Former Green Beret to lead the charge on Mayor Emanuel’s Infrastructure Trust
BY FRAN SPIELMAN City Hall Reporter firstname.lastname@example.org February 1, 2013 4:46PM
Mayor Rahm Emanuel addresses the City Council before a vote on the Chicago Infrastructure Trust ordinance Tuesday, April 24, 2012, at City Hall in Chicago. | John J. Kim~Sun-Times
Updated: March 4, 2013 6:40AM
Mayor Rahm Emanuel has described his Infrastructure Trust as a revolutionary change that will allow private investors to pump $1.7 billion into “transformative” infrastructure projects the city could not afford to build on its own.
Now, a former Green Beret has been chosen to lead the revolution.
The five-member board overseeing the trust has hired retired U.S. Army Lt. Colonel-turned-venture capitalist Stephen Beitler to serve as its $170,000-a-year executive director.
Beitler, 56, lives in Highland Park. He is no relation to Chicago developer J. Paul Beitler. Stephen Beitler is a founder and managing director of Dunrath Capital, a venture capital firm specializing in infrastructure security and defense companies.
Before founding Dunrath, Beitler served as managing director and general partner of Trident Capital. He has also held high-ranking jobs at Sears and Helene Curtis. His military career included time spent as a Green Beret, in Intelligence and other Special Forces and as the chief of staff to the Under Secretary of Defense focusing on military procurement.
“He was involved in a lot of covert operations. He’s really not comfortable talking about his military service because so much of it is classified,” said Tracey Mendrek, a spokeswoman for the trust.
Beitler was chosen after a nationwide search by the recruiting firm Spencer Stuart. He has a contract but with no specific duration.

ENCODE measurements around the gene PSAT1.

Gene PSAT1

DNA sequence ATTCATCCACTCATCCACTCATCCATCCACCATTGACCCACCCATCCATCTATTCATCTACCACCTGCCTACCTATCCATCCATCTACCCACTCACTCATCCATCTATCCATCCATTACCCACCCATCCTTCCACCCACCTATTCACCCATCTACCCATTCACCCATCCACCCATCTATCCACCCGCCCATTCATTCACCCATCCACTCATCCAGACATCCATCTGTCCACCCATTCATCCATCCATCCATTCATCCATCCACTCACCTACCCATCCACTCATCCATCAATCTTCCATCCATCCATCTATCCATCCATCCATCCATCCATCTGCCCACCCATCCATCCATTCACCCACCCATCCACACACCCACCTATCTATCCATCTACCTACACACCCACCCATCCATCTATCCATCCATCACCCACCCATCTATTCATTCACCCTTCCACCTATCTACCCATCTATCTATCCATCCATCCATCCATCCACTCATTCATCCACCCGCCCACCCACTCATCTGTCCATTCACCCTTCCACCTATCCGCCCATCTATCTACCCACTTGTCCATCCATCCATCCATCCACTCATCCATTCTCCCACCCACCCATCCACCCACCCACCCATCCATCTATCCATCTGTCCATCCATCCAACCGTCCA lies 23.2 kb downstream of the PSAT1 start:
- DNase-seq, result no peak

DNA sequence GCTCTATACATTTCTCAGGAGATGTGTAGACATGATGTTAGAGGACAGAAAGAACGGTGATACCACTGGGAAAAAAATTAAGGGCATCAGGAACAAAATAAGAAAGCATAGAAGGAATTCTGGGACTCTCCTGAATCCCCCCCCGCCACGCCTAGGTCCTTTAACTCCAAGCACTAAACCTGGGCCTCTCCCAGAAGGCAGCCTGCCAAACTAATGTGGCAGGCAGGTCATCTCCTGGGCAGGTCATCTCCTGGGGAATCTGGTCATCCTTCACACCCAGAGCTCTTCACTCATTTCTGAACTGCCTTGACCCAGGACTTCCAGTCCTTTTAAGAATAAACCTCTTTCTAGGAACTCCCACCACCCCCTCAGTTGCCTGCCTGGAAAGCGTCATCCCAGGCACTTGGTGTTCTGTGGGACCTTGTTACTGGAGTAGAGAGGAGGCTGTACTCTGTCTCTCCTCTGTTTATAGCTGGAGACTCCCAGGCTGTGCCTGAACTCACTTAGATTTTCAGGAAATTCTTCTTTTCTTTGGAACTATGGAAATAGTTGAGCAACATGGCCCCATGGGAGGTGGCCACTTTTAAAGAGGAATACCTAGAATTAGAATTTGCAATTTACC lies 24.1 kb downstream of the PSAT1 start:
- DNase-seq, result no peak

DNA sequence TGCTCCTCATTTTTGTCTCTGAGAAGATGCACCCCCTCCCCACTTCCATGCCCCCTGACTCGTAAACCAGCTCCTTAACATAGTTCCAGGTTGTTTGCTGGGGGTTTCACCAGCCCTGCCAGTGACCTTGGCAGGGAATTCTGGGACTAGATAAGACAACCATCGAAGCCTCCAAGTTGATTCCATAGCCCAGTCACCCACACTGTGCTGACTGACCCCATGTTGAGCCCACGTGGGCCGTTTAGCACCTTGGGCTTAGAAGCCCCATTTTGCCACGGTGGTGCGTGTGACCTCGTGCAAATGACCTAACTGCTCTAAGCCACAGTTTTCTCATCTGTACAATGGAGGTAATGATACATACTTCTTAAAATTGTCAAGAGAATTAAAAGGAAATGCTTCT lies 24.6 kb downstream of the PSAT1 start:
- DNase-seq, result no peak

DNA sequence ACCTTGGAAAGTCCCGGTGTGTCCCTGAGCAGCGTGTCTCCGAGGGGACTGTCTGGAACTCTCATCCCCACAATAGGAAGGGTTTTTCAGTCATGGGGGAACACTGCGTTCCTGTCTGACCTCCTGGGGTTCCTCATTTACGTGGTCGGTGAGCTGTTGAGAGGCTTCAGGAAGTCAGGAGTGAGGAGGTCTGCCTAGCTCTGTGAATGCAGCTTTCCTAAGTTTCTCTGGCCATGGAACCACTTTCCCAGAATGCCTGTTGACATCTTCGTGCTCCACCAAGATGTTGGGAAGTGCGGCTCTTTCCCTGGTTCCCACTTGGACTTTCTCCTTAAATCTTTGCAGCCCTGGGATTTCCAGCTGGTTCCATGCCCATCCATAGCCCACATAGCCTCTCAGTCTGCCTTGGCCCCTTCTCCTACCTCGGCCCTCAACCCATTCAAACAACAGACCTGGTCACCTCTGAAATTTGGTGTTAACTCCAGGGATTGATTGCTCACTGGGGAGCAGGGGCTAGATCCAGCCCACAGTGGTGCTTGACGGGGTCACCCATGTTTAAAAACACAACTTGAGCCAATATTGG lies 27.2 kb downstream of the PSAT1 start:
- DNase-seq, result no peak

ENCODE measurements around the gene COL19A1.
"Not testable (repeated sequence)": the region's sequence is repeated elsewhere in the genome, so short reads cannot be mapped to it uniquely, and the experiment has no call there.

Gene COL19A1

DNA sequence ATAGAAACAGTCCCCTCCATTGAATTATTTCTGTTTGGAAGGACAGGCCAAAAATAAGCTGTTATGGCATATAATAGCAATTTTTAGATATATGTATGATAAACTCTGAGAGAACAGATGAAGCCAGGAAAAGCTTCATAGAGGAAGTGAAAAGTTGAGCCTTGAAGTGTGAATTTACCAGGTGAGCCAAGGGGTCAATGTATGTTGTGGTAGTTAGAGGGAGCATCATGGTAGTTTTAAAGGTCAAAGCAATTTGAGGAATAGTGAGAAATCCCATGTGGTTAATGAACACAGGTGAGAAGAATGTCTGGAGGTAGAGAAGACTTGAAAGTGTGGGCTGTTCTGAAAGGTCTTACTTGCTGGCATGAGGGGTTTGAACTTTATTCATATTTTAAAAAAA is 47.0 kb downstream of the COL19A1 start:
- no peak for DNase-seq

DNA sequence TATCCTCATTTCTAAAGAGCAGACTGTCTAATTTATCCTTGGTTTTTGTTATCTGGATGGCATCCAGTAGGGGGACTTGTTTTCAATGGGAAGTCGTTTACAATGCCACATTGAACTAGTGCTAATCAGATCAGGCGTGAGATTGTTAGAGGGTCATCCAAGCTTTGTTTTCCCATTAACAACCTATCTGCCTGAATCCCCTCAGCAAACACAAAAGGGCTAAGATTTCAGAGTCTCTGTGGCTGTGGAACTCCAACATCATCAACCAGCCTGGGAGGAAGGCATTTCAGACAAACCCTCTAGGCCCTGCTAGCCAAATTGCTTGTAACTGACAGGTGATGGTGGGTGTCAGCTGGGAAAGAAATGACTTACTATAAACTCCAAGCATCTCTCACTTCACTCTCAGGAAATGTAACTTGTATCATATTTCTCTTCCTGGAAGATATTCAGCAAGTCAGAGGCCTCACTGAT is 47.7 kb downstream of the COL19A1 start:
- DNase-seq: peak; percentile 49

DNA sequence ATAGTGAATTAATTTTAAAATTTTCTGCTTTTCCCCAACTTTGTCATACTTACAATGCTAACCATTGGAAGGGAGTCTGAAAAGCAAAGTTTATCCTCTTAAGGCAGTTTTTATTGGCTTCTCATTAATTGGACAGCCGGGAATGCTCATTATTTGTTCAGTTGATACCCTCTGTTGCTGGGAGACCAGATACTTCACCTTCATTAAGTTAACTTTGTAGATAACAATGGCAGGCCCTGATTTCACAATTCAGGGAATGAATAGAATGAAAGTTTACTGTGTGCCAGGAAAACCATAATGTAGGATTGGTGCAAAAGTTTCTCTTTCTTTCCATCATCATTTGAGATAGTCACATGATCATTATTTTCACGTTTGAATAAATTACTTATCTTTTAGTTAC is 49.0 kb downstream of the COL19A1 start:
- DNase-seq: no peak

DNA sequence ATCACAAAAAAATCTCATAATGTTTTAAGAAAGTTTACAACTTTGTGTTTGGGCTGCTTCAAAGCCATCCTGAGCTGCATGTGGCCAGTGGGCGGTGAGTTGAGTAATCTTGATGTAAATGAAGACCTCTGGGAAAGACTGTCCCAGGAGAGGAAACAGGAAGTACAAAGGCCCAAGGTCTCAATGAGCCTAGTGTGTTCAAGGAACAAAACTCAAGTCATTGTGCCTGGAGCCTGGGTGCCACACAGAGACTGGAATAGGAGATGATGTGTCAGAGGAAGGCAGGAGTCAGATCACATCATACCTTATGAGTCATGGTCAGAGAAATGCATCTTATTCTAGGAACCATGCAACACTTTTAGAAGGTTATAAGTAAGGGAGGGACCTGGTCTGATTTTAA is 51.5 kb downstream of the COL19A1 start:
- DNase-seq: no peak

Beitler could not be reached for comment.
In a press release announcing the appointment, he was quoted as calling the trust a “perfect opportunity to meld human and physical infrastructure to achieve Mayor Emanuel’s goal of making Chicago a truly global city.”
Beitler said he looked forward to working with business, government and the board to “build up the infrastructure of our great city.”
Trust Chairman James Bell was quoted as saying Beitler’s “experience, financial savvy and deep understanding of the start-up and private funding world” made him an “ideal leader” to get the trust off the ground.
Brushing aside bitter memories of the parking meter deal and fears of user fees to guarantee investment returns, the City Council voted last spring to tap private investment for public infrastructure projects.
The 41-to-7 vote came after the mayor’s forces buried a pair of alternative ordinances that would have required City Council approval of all trust-funded projects and empowered Inspector General Joe Ferguson to investigate the trust, among other safeguards.
The money is expected to come from five financing giants, the largest chunk from the Spanish-Australian consortium that paid $1.83 billion to lease the Chicago Skyway for 99 years in exchange for pocketing tolls and continuing to raise them.
The trust will launch with $200 million in energy efficiency projects for government buildings — including converting water pumping stations from steam power to electricity — that are expected to generate a 20 percent energy savings that will be used to repay investors. A request-for-qualifications for that project is already on the street.
City Hall has repeatedly refused to discuss what other projects the city wants to finance or what user fees would have to be imposed to make certain investors get their money back with interest.